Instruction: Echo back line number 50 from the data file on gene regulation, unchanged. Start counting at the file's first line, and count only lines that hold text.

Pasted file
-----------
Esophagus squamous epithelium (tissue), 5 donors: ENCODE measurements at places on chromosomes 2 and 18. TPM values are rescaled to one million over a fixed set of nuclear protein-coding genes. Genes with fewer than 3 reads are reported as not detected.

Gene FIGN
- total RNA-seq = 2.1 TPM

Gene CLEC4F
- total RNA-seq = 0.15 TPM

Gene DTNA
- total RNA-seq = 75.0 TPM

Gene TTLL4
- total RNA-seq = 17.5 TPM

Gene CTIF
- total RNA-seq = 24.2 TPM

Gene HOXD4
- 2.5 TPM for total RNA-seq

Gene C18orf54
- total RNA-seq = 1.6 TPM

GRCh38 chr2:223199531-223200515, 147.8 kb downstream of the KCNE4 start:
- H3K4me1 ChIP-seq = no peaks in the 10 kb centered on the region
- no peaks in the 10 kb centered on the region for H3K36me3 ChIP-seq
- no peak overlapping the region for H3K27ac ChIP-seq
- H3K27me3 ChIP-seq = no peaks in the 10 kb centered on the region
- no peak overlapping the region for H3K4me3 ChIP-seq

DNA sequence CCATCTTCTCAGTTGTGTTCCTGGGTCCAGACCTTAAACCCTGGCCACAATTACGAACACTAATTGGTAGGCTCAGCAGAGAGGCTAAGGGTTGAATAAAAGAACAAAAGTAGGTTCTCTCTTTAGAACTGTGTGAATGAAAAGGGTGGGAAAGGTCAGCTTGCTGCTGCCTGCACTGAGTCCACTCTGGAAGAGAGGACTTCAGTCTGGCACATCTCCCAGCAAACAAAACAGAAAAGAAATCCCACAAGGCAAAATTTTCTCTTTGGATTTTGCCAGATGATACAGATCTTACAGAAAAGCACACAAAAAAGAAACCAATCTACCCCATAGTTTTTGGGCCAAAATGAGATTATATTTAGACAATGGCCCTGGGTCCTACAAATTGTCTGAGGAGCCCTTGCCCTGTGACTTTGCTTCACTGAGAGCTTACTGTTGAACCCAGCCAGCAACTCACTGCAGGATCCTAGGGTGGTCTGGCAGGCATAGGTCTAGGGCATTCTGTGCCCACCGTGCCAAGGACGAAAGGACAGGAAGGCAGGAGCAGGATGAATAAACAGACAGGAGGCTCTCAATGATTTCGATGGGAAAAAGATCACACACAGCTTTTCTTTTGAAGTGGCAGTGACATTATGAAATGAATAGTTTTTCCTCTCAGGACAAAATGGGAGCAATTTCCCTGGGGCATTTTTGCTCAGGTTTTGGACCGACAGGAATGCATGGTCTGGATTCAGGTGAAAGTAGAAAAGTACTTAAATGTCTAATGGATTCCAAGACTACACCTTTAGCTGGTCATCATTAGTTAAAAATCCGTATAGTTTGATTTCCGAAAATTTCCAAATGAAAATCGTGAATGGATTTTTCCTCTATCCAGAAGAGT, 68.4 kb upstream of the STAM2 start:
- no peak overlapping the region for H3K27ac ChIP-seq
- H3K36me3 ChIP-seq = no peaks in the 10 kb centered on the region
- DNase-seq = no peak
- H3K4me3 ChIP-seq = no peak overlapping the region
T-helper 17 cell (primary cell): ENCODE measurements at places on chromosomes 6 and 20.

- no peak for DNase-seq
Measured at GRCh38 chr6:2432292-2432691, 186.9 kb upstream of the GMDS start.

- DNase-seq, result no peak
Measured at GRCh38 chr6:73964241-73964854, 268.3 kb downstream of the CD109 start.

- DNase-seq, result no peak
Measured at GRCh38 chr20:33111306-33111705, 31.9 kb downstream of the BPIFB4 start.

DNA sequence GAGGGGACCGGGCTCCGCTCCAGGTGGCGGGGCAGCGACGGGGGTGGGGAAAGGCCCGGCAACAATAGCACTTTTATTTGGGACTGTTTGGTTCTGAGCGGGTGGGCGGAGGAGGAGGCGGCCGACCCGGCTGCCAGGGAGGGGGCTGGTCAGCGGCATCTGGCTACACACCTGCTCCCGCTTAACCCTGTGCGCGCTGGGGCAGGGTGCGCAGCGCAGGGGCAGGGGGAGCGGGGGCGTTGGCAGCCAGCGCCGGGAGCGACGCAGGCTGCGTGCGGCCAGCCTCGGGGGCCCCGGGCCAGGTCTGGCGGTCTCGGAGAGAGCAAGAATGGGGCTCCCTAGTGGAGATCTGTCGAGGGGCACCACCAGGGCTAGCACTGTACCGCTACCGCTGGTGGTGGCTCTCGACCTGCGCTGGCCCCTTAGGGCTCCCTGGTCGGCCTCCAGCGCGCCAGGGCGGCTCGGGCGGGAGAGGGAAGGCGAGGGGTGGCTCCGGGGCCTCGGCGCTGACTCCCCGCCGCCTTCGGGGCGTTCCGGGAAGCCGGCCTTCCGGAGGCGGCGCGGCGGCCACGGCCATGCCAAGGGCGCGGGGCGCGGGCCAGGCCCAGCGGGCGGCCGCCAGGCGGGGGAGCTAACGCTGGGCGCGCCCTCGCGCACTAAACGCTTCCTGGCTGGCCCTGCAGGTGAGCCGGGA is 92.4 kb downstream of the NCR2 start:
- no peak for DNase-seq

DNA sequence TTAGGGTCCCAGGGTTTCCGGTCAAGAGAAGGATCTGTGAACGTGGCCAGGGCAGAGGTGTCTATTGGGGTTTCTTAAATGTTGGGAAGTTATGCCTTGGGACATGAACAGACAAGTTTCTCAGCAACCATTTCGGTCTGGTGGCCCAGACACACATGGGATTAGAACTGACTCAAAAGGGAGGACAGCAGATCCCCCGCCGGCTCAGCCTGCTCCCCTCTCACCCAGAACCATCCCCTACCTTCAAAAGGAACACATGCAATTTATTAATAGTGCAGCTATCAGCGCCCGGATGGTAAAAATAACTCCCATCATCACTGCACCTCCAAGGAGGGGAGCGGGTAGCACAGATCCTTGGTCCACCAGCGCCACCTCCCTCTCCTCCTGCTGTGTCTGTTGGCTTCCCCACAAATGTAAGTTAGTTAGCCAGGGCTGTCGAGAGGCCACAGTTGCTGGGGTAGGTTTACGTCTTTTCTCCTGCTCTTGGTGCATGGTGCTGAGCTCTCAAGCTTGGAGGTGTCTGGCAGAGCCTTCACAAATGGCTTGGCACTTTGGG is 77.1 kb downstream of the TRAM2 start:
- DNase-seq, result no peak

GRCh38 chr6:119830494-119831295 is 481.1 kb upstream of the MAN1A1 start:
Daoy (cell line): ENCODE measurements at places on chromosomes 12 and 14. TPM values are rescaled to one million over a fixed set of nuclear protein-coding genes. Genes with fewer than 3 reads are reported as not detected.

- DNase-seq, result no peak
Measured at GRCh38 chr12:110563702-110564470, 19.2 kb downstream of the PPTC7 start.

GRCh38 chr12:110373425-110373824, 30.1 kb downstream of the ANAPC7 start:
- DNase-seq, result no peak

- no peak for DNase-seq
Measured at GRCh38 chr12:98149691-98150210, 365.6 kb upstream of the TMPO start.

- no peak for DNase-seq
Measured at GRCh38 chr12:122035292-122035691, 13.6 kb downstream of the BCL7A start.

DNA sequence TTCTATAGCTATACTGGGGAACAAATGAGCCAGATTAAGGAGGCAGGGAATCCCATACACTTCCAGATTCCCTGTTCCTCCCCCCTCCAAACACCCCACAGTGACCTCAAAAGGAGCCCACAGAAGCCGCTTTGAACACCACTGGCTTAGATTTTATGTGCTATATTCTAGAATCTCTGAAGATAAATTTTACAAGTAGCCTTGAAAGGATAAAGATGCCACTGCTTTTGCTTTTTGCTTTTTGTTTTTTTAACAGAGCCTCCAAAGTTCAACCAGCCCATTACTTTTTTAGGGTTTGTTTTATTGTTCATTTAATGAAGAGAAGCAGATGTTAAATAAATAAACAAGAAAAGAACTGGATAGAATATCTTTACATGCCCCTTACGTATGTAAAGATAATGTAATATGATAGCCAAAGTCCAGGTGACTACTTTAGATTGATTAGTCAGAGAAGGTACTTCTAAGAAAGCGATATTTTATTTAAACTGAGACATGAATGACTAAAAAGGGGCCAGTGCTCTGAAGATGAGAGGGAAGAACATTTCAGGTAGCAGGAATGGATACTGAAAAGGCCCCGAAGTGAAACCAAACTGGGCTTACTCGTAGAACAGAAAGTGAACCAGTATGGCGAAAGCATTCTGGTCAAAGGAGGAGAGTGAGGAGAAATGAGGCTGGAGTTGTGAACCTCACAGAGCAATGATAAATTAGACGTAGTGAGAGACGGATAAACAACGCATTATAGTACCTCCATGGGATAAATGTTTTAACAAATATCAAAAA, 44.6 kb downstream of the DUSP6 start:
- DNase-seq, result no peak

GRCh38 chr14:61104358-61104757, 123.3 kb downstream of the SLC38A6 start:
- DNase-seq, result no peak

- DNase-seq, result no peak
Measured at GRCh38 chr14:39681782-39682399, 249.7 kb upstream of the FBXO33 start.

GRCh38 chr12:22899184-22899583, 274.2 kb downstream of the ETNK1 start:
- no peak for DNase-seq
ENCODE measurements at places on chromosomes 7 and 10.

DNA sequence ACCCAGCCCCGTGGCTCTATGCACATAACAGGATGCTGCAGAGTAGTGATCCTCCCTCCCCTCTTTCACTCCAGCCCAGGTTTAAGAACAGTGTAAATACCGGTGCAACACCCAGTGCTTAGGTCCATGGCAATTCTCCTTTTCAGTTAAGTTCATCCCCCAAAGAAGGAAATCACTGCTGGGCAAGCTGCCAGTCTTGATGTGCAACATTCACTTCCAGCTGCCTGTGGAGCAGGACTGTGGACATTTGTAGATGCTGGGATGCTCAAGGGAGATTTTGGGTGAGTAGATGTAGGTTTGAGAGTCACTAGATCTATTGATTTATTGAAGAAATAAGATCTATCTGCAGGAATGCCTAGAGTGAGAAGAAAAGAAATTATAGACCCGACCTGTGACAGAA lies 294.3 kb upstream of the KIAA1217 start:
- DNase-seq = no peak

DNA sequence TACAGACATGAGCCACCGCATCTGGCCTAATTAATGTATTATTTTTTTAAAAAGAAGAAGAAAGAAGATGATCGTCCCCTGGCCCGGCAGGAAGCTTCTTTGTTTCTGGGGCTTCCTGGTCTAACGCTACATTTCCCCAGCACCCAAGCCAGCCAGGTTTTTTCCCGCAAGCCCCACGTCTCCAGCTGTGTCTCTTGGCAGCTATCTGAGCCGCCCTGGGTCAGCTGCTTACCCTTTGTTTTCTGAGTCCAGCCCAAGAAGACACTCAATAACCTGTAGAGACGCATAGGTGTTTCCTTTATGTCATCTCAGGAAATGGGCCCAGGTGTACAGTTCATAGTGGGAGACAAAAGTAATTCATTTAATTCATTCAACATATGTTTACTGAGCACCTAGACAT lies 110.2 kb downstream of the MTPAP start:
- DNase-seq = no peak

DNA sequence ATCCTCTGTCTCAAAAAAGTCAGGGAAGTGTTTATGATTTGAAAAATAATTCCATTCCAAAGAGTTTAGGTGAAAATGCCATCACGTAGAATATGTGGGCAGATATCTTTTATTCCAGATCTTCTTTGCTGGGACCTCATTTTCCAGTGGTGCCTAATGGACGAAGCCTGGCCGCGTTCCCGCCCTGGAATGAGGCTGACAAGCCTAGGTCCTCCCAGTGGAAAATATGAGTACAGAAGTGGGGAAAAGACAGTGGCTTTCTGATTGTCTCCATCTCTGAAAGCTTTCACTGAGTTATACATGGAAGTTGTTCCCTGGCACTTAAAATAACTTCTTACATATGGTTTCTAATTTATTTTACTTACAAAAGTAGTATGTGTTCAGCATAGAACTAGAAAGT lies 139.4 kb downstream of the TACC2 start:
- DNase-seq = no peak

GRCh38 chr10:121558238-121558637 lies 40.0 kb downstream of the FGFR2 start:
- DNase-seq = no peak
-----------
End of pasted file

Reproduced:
GRCh38 chr14:61104358-61104757, 123.3 kb downstream of the SLC38A6 start: